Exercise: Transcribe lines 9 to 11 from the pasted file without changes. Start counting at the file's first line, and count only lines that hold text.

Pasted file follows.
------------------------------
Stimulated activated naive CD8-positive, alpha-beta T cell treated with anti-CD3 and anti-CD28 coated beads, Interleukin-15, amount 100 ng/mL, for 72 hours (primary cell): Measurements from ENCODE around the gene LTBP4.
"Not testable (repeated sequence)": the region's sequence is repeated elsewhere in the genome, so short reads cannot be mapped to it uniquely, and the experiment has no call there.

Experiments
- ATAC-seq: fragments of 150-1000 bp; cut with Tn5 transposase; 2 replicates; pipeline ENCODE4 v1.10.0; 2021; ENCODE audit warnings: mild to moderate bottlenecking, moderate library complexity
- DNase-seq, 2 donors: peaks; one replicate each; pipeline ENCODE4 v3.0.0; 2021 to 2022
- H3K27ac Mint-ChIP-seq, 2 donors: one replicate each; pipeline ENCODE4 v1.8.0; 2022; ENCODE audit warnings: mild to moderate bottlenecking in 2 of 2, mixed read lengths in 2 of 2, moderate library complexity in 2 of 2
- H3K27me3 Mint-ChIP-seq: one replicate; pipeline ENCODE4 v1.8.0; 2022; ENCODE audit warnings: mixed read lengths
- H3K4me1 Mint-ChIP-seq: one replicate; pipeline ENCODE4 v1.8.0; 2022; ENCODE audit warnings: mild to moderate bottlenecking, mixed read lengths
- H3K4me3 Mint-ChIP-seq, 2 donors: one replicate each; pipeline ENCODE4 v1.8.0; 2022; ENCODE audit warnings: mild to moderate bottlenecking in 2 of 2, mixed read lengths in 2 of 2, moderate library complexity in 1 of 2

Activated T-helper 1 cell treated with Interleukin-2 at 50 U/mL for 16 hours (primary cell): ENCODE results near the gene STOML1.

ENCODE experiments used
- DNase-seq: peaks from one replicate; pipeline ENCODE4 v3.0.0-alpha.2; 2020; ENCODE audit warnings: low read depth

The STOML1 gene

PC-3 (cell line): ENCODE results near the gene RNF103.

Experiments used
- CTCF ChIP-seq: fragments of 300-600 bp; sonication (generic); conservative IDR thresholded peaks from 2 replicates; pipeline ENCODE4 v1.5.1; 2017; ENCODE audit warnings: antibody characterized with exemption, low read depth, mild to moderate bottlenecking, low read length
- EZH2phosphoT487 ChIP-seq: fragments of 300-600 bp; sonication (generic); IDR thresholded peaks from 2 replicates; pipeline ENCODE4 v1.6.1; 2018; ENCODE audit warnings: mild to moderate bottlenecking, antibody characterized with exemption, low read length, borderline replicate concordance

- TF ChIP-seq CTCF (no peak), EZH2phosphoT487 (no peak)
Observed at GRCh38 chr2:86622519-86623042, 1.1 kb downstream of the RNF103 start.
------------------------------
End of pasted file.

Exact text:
- H3K4me3 Mint-ChIP-seq, 2 donors: one replicate each; pipeline ENCODE4 v1.8.0; 2022; ENCODE audit warnings: mild to moderate bottlenecking in 2 of 2, mixed read lengths in 2 of 2, moderate library complexity in 1 of 2

Activated T-helper 1 cell treated with Interleukin-2 at 50 U/mL for 16 hours (primary cell): ENCODE results near the gene STOML1.

ENCODE experiments used